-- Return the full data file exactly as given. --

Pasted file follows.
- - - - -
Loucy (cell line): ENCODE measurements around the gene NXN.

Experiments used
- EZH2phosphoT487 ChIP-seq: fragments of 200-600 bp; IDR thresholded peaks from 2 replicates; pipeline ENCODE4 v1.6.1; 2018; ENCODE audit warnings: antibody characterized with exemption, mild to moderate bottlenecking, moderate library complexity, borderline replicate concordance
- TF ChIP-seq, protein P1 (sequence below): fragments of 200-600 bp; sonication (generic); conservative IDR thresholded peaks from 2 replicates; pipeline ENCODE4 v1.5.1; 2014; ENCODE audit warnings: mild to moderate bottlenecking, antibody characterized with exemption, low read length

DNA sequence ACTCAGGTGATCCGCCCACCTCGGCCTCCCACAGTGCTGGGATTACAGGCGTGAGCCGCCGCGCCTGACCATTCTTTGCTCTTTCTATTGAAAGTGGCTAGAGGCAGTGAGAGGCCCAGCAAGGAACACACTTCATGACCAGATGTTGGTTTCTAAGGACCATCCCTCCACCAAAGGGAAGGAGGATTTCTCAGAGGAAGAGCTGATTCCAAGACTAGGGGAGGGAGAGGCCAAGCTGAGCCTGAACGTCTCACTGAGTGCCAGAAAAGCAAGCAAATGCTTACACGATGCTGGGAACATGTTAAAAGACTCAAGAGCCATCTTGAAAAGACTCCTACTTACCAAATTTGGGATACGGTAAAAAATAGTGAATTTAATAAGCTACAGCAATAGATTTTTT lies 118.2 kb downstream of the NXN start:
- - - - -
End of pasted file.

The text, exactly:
Loucy (cell line): ENCODE measurements around the gene NXN.

Experiments used
- EZH2phosphoT487 ChIP-seq: fragments of 200-600 bp; IDR thresholded peaks from 2 replicates; pipeline ENCODE4 v1.6.1; 2018; ENCODE audit warnings: antibody characterized with exemption, mild to moderate bottlenecking, moderate library complexity, borderline replicate concordance
- TF ChIP-seq, protein P1 (sequence below): fragments of 200-600 bp; sonication (generic); conservative IDR thresholded peaks from 2 replicates; pipeline ENCODE4 v1.5.1; 2014; ENCODE audit warnings: mild to moderate bottlenecking, antibody characterized with exemption, low read length

DNA sequence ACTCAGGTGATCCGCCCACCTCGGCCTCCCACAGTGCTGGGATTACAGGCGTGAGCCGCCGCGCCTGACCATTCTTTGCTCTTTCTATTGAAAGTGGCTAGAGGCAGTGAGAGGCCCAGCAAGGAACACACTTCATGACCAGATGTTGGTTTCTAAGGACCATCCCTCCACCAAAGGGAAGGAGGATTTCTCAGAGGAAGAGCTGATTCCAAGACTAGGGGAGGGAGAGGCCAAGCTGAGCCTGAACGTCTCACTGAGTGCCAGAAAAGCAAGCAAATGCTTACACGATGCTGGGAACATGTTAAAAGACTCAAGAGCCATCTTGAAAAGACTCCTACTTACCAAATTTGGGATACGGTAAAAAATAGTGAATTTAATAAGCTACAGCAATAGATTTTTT lies 118.2 kb downstream of the NXN start: